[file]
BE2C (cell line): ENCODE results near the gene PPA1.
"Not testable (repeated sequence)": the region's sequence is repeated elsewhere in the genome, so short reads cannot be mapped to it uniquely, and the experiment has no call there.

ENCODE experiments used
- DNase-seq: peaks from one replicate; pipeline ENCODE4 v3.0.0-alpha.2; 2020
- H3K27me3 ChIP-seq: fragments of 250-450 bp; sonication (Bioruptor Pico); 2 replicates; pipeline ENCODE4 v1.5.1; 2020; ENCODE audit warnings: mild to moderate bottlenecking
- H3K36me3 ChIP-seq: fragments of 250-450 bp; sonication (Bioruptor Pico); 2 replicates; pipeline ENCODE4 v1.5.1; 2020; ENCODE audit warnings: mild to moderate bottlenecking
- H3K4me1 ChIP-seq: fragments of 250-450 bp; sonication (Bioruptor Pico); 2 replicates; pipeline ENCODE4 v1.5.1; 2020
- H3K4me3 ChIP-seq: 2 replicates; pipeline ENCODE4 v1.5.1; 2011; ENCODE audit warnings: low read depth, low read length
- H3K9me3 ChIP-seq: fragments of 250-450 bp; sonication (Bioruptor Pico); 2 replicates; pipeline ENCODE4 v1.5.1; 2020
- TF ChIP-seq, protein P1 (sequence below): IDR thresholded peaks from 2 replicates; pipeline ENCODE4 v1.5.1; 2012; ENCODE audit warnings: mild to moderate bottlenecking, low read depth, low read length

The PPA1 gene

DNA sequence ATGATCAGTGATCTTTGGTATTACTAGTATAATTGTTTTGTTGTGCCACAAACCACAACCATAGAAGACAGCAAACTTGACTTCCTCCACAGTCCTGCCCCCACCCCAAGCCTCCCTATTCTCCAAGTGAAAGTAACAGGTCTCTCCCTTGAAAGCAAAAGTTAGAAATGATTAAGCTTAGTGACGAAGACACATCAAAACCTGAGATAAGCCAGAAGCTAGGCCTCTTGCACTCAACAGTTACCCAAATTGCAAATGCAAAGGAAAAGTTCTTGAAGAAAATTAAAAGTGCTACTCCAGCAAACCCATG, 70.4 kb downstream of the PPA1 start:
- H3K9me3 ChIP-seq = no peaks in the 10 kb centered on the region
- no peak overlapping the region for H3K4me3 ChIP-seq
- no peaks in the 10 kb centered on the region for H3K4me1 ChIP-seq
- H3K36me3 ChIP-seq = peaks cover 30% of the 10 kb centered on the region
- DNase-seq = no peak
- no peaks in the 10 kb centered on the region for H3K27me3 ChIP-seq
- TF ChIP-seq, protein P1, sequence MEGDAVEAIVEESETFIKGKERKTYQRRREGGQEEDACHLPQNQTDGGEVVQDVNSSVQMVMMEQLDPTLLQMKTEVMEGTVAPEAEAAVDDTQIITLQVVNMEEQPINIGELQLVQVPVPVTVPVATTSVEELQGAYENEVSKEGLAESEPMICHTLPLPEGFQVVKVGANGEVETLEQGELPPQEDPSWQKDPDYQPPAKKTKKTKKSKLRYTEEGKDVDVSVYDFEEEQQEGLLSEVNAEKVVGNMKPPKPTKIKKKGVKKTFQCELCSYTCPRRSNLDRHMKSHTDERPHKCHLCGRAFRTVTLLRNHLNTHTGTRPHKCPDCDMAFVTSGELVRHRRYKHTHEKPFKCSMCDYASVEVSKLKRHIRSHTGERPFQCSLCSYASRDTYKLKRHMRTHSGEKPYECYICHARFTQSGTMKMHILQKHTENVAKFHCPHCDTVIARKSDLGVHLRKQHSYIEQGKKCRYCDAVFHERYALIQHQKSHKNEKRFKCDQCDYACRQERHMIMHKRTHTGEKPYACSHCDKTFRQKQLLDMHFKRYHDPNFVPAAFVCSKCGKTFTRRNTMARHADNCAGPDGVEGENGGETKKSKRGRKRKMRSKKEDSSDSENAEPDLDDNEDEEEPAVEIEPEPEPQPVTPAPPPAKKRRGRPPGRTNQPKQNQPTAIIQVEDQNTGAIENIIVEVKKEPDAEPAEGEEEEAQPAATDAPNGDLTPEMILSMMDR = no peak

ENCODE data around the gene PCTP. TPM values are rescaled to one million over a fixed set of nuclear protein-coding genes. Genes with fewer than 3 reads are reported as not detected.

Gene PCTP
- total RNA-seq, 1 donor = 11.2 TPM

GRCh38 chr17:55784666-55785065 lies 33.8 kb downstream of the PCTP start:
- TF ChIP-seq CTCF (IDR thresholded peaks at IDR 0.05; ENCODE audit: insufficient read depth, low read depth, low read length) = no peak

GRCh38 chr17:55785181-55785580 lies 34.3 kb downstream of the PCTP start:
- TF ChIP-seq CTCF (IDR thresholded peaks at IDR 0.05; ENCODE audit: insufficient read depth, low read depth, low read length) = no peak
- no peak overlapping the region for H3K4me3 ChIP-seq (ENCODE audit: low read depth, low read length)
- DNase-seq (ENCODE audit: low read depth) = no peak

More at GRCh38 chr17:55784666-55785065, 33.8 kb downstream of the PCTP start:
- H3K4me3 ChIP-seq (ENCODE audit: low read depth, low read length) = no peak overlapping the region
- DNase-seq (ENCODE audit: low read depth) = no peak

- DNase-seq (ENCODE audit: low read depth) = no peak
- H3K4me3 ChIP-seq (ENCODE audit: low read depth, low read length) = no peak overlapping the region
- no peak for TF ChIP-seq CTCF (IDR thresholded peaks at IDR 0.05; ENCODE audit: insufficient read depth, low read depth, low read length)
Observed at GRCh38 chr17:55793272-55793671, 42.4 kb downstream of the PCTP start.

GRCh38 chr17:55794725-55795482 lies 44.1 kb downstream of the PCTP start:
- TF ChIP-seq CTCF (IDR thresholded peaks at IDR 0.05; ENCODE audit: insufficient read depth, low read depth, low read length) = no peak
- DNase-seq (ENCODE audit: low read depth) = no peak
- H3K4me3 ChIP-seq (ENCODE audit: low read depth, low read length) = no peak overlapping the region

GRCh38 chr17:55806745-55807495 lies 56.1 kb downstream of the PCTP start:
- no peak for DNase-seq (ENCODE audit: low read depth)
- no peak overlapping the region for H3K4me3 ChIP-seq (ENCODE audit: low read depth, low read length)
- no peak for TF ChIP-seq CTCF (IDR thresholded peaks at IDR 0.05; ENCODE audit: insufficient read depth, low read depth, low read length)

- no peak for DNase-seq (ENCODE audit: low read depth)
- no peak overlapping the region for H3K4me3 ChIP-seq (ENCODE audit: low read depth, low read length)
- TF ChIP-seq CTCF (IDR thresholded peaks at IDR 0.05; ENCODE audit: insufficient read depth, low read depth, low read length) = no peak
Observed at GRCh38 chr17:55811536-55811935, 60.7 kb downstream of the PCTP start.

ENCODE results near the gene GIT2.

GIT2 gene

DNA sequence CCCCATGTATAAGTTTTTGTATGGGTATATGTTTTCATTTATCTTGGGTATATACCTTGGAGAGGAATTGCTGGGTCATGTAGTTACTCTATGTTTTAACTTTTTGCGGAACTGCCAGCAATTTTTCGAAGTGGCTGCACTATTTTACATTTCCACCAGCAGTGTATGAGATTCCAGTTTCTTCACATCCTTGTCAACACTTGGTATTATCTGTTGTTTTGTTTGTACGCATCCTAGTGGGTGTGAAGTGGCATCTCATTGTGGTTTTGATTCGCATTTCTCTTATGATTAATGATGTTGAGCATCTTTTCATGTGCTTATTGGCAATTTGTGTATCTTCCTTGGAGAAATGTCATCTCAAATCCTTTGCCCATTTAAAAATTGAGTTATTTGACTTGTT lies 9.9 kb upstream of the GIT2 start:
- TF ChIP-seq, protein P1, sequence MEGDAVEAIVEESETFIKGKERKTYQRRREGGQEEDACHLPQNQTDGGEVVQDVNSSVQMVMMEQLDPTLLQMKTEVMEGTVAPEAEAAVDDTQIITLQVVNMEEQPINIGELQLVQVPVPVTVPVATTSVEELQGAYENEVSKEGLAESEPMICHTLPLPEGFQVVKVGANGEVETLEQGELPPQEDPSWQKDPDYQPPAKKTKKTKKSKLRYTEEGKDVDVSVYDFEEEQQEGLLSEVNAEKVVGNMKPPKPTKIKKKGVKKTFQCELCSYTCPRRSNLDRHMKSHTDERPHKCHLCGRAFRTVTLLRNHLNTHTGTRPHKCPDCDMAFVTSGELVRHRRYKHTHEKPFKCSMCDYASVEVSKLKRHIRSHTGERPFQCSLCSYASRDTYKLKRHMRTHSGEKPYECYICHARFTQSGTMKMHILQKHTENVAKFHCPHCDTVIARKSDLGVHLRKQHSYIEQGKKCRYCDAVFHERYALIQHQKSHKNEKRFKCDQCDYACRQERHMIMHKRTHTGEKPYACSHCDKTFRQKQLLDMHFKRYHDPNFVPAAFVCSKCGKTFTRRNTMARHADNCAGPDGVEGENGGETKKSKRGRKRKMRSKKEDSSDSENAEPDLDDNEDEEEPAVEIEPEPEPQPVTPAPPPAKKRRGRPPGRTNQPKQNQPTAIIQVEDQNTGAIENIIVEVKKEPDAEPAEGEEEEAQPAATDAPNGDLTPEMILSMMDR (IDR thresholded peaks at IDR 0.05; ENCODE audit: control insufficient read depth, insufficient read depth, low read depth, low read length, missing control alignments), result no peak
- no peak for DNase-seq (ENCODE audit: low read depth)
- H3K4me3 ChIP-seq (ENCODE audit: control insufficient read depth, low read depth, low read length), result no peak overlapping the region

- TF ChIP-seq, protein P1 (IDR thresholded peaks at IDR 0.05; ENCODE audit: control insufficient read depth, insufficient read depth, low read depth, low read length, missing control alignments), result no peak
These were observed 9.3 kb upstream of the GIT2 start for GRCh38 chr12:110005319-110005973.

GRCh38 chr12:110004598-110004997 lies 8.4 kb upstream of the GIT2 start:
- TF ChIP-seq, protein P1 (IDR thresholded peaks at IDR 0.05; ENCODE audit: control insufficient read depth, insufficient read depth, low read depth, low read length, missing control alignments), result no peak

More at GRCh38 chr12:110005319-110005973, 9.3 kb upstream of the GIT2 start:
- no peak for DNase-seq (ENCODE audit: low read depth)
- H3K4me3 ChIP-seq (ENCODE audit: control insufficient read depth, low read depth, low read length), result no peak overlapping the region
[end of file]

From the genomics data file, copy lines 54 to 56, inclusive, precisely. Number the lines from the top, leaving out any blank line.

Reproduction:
- TF ChIP-seq, protein P1 (IDR thresholded peaks at IDR 0.05; ENCODE audit: control insufficient read depth, insufficient read depth, low read depth, low read length, missing control alignments), result no peak
These were observed 9.3 kb upstream of the GIT2 start for GRCh38 chr12:110005319-110005973.

GRCh38 chr12:110004598-110004997 lies 8.4 kb upstream of the GIT2 start: